I loved being involved in this project and now I know that I can speak into a camera about Detroit. I wasn’t sure that I could! Like I said, I’ll let you know when this airs. Later bitches.Tags: Detroit Threads, Swedish Television, Techno Songs
A badass song for some badass updates. Just accentuate that bassline with some part of your body every chance you get. It’s fun.
Time to update you on some updates. I’ve made a special page just for the Afropop Worldwide radio program on Chicago and Detroit. It’s sitting right over there to the left in the list of pages. I think it’s important, so I wanted to keep it up there for folks to listen when they want to.
Also, the RBMA Radio page is updated with some new shows that I really like. Here’s what I selected:
Another thing I want to share with you … I’ve got a youtube channel. I’m not really all networky on youtube, but I do like to share music that I think is awesome. So take a look and I’m sure you’ll find something that excites you. I just went through and took out all the bad links and replaced them with good ones. So stop taking down the songs! It’s important for people to be able to hear things. Especially things that most are not going to go out and dig for, and things that are not really widely available any more. I have zero strategy for how I select things that I like on there. Some of it I own, some I don’t own. Some I listen to frequently, some I’ve only listened to once and forgotten about. I guess I do have one strategy, IT’S ALL AWESOME.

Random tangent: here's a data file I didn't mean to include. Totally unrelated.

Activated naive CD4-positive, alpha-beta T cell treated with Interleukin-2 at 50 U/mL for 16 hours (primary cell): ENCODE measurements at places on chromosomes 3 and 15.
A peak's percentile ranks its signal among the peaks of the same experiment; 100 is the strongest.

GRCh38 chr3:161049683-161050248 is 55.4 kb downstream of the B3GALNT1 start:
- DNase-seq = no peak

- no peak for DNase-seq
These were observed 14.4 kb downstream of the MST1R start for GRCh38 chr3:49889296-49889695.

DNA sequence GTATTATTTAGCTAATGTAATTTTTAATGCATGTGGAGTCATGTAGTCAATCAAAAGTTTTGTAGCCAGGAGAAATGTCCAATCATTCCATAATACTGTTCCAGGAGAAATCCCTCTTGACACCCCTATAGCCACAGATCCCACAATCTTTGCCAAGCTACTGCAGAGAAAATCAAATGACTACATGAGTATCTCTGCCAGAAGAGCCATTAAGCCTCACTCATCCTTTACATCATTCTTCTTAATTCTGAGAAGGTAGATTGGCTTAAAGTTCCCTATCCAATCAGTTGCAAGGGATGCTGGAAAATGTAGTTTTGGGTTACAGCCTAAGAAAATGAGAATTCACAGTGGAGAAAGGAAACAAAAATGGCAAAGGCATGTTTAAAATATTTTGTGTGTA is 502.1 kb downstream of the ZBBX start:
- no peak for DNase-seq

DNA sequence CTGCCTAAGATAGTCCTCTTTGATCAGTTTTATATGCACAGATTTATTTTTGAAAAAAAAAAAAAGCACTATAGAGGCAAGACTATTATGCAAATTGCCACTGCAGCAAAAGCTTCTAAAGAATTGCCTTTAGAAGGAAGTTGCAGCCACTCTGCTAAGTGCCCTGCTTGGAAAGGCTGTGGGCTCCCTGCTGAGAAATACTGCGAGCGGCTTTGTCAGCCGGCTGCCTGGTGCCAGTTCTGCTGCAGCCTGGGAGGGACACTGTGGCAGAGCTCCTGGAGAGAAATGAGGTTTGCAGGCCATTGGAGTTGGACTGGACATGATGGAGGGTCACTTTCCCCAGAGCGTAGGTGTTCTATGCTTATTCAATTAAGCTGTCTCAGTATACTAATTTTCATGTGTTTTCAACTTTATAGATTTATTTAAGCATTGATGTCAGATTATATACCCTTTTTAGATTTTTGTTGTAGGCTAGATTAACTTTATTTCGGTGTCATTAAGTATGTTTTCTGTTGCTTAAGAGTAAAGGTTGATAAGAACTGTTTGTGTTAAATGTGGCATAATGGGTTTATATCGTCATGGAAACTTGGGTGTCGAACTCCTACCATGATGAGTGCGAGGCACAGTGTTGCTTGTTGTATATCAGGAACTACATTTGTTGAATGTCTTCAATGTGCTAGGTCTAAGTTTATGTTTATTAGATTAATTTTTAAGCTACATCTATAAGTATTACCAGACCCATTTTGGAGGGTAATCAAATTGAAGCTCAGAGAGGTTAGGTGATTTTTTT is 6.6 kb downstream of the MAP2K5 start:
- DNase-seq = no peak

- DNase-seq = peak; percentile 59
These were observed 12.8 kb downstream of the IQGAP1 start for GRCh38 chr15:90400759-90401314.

And, to all my sweet sweet communists, … okay, and socialists, and a marxists, I have decided to try out having ads on schoolcraftwax. Holy fucking shit, I know. Capitalism is something that I have isolated my writing from up to this point. Consciously and proudly. I didn’t think it was ethical to associate the documentation of my doctoral research in Detroit with direct capital gain. However, now I’m nearly done and I’ve decided that it’s about time I started winning some bread from my writing and having ads on my blog is one way that I’m going to do that. It might look weird for a while, but we’ll all get used to it, and maybe I’ll be able to advertise some cool shit down the line. So don’t cry when you see the weirdness that doesn’t seem to fit with this pretty pretty blog. It is so pretty, I know that. Just bare with me and be proud of this Ma figuring out new ways to support her little guys.